Hallelujah! The banks are saved!
Or are they?
In the last fortnight, three signs have suddenly emerged that contradict all the hype and point to something seriously amiss in the housing market and banking system.
First, in a coordinated intervention, both PM Scott Morrison and Treasurer Josh Frydenberg begged the banks to ignore sound lending standards and beef up their lending into housing again. Morrison made his pitch in the middle of his trip to the USA; Frydenberg actually said he hoped for a 10 per cent rise in house prices, as a boost to economic growth. Their comments made no sense if the hype about rising house prices was real—wasn’t it already happening? The 27 September CEC Report questioned whether the PM and Treasurer were privy to information not available to the public.
Second, the RBA on 30 September released data that Morrison and Frydenberg had likely been briefed on: bank credit growth to housing, which showed in August it hit an all-time low of 3.1 per cent. Credit growth is the key leading indicator of house prices—unless bank credit growth starts rising again, instead of falling, the banks will not be able to turn around the falls in house prices.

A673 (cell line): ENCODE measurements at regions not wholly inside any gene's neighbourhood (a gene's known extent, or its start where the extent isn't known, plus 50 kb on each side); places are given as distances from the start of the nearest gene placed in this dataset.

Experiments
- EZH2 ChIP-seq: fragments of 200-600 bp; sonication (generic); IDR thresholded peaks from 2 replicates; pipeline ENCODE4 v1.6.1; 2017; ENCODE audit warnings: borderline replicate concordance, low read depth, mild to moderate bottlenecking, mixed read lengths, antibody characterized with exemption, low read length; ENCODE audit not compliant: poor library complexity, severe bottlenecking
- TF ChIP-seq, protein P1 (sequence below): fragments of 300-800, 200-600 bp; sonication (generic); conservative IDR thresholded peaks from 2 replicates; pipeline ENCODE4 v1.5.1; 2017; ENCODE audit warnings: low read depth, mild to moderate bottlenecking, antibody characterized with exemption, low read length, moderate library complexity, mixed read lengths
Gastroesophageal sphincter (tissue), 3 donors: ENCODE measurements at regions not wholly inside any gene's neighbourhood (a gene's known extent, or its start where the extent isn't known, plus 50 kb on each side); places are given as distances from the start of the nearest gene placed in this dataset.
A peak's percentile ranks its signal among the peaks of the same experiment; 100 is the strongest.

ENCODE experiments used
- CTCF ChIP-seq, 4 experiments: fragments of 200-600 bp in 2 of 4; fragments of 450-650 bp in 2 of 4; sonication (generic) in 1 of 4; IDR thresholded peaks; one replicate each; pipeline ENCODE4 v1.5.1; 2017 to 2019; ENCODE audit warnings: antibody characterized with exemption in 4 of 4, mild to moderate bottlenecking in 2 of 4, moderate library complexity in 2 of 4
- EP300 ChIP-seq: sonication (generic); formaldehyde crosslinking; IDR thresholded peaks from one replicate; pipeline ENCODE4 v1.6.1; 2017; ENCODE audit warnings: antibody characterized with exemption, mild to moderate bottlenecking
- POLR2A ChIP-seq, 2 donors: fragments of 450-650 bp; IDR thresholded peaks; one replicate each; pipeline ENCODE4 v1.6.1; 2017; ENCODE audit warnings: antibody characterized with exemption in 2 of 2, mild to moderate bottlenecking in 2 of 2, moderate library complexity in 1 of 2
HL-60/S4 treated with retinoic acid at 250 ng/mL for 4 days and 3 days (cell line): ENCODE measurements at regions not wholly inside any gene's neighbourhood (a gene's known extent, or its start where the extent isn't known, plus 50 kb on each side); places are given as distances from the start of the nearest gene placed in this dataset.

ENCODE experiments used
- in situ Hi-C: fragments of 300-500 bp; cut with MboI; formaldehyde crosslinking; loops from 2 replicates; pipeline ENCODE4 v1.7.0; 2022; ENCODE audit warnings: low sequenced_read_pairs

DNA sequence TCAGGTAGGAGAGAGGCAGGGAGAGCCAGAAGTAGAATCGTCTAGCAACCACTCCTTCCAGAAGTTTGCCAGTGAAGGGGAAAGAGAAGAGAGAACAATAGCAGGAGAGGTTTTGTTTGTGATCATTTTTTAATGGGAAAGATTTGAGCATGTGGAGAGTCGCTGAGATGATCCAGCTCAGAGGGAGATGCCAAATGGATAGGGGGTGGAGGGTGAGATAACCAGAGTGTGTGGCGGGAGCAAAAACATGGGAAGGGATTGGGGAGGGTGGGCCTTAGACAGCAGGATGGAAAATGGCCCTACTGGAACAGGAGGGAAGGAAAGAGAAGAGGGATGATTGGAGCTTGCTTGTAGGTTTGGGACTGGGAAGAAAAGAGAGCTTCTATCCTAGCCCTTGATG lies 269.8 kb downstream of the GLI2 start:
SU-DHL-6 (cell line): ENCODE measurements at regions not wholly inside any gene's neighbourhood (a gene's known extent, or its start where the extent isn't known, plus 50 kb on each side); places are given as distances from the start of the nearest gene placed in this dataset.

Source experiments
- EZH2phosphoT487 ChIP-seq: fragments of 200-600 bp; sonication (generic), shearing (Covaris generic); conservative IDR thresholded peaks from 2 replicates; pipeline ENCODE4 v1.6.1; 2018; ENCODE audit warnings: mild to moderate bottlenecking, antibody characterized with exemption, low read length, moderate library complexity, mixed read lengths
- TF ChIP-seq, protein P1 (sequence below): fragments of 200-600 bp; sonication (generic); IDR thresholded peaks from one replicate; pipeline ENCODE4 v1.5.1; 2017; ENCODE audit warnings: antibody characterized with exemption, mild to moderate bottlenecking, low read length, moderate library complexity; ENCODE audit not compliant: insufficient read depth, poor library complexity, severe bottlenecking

Third, on 1 October REA chief economist Nerida Conisbee made the stunning admission, in an interview with banking and real estate expert Martin North on his Digital Finance Analytics (DFA) YouTube channel, that her company, which owns realestate.com.au, has not seen price rises in Sydney and Melbourne that others (i.e. CoreLogic) are claiming. While qualifying that prices have risen in premium suburbs, Conisbee revealed: “We’re not seeing growth in Melbourne and Sydney as yet … we are still seeing price declines.”
This admission has huge implications for the Australian economy: if the kitchen sink strategy has not succeeded in pushing prices back up, what can the government, RBA and APRA do to avert a banking crisis?
It’s the banks, stupid
Australia’s banking system is a house of cards built on a housing debt bubble. Contrary to the RBA and APRA’s claim that the banks are unquestionably strong, their real capital is razor thin, around 6 per cent, due to the perverse and fraudulent “risk weighting” scam of treating mortgages as virtually risk-free. In the bubble, fuelled by mortgage fraud and world-record interest-only lending, mortgages have been anything but risk-free, and the price falls experienced so far would be close to wiping out the collateral backing up what little capital the banks have—hence the desperation to drive prices back up.